Frequently Asked Questions
Does AOL share my personal information?
AOL may share your personal information in limited circumstances, including when we have your consent to do so or when sharing is necessary to protect AOL or comply with the law. Our agents and contractors may have access to your information, but only to perform services for AOL. We do not sell or rent your personal information to third parties.
How do you use information to target ads and content?
AOL uses information to operate and improve our services, fulfill your requests, and communicate with you, conduct research, and personalize content and ads provided to you. Often, an ad you see online is customized based on the content of the site. For example, you may see sports-related ads on a sports site. We may also select an ad based on our knowledge of the audience we think may be looking at that page. This is often done with publicly available and/or aggregated demographic information, or it may be done with analysis of the aggregated traffic on a particular website, or by using the registration data or other household data you have provided or that we have acquired from other companies.
What is behavioral advertising and its impact on my privacy?
In addition to customizing advertisements for you based on the subject matter of the page you are visiting, demographic data, or information you have already provided to AOL, some ads may be targeted based on your activity on sites in the AOL Advertising Network. When you visit these sites, you may receive a "cookie" that helps us note, in an anonymized way, that your browser visited that site. AOL Advertising may use information about your activity on the AOL Advertising Network to display ads that are more relevant. Note that the information shared with the advertising network is always with a unique identifier, not personally identifiable information, such as your name or email address. Our AdVisibility Profile Viewer allows you to see how the information we collect about your visits within the AOL Advertising Network are categorized into the interest segments used to select the ads displayed. You can also opt out of targeted ads. Please note that you will still receive ads; however, they will no longer be tailored based on your activities.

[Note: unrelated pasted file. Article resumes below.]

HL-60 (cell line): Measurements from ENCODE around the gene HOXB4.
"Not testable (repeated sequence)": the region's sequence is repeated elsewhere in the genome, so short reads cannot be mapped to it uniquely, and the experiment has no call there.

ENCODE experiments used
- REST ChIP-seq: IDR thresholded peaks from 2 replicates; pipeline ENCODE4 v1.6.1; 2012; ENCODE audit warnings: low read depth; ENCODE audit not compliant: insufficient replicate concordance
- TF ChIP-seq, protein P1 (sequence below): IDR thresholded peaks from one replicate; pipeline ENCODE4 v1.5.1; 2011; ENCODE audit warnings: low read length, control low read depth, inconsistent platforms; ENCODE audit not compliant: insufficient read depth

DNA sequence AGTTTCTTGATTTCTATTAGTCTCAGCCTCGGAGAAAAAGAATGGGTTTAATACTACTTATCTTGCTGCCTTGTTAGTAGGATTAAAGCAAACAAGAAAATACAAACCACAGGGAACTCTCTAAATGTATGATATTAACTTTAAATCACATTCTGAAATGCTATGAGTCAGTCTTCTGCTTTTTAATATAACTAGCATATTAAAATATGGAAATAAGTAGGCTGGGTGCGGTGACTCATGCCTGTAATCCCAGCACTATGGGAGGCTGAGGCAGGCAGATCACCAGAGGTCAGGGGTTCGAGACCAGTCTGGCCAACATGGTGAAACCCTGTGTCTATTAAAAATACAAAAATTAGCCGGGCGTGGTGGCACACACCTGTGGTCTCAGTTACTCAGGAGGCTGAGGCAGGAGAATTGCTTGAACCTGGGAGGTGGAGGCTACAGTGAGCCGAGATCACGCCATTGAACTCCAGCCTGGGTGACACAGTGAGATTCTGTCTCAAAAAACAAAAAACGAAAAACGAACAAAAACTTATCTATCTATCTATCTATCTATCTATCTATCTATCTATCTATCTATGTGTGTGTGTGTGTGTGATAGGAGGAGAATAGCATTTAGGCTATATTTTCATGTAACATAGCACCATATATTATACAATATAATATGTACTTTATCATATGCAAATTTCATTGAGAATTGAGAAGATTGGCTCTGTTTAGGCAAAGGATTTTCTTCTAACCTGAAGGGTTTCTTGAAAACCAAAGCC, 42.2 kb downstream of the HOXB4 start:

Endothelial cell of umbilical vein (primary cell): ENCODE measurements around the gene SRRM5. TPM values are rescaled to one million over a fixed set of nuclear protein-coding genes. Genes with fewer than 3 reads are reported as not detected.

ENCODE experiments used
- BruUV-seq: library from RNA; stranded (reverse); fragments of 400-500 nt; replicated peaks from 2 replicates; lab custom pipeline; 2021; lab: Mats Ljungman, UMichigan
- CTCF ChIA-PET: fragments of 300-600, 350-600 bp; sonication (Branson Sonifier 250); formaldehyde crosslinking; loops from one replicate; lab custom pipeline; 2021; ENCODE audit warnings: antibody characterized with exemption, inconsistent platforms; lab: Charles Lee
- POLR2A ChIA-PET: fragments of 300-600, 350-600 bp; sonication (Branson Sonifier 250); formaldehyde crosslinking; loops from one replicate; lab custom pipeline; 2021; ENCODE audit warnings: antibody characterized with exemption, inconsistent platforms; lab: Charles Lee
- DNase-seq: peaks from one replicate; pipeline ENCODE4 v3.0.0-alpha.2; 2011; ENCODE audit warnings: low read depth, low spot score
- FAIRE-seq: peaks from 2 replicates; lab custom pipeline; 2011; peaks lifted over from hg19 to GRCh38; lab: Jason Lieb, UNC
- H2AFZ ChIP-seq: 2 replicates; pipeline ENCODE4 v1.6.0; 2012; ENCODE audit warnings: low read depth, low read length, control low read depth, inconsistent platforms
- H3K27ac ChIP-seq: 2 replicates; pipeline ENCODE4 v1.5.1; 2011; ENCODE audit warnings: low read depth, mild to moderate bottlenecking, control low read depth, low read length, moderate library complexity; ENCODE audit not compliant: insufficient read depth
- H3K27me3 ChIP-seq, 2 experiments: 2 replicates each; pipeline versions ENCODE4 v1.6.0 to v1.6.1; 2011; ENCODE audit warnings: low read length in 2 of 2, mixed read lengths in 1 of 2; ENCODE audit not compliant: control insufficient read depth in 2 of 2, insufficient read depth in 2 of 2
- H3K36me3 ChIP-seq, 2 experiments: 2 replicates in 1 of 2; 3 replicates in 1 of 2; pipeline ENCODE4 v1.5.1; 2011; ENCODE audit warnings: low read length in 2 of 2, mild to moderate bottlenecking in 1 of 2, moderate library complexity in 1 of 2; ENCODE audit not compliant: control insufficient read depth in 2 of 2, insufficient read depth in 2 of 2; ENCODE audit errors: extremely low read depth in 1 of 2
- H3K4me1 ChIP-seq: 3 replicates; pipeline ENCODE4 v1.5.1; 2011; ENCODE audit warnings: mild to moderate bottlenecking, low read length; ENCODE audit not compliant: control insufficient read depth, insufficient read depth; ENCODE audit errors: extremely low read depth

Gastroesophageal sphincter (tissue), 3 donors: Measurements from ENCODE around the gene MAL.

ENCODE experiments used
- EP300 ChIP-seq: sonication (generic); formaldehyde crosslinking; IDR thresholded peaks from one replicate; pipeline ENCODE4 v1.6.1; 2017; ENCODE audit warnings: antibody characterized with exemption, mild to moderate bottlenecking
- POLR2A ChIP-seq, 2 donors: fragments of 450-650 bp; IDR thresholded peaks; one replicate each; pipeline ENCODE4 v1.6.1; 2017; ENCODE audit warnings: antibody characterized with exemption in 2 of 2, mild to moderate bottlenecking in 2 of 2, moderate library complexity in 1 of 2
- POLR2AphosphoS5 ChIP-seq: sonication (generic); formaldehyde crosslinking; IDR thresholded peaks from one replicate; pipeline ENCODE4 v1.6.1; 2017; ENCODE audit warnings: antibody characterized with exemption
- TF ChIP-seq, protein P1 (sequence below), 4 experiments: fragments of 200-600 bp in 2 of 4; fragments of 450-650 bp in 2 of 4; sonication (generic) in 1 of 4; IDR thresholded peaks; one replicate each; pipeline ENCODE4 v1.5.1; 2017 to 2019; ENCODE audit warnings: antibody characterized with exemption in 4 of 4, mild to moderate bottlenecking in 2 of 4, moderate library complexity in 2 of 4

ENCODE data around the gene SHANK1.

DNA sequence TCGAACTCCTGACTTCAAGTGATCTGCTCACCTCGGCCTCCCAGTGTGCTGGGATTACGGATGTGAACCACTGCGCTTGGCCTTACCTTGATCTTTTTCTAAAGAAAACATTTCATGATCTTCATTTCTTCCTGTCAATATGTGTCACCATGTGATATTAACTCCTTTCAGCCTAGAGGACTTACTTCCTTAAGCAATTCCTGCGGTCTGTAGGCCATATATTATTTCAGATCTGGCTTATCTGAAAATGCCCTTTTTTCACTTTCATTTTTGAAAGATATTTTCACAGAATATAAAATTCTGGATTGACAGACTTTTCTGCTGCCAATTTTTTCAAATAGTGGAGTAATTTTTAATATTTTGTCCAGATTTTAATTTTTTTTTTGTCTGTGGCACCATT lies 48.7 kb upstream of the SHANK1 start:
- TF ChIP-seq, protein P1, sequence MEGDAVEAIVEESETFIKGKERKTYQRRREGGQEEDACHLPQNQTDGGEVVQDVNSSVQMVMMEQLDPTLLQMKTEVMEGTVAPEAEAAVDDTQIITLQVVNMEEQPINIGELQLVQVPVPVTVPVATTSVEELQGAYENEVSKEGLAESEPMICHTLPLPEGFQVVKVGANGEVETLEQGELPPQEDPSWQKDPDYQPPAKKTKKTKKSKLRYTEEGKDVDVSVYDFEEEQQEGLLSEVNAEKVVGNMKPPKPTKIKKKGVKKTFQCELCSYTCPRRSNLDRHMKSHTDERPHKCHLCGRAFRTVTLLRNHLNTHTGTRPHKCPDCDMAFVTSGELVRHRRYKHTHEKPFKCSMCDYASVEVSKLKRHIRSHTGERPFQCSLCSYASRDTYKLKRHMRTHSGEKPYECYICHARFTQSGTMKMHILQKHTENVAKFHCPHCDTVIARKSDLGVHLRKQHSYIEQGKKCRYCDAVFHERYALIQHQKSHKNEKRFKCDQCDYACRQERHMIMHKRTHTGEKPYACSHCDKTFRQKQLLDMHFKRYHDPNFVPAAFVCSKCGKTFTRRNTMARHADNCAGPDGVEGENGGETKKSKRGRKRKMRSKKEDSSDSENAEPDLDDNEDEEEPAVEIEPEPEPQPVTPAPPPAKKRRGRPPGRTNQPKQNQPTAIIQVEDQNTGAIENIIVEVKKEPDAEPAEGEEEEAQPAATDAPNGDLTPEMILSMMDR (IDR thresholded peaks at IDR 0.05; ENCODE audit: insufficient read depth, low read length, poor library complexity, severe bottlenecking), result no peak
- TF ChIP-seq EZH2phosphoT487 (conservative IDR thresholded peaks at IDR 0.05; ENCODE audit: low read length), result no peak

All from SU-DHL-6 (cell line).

What choices does AOL offer to control my information?
AOL provides you with access to your registration information, any billing or shipping information, the ability to edit your information at My Account, as well as the ability to cancel AOL fee-based services. Visit AOL Marketing Preferences to make choices about how your information may be used to provide marketing offers to you. Please note that these preferences do not apply to communications that are directly related to your registration with AOL or the fulfillment of a specific transaction you have requested (for example, a service advisory from AOL or an acknowledgment of a purchase). Visit AOL Advertising and Privacy to learn more about online advertising and your related choices. Some AOL services (AOL Search, for example) may offer you the ability to control what information is collected or used specific to those services.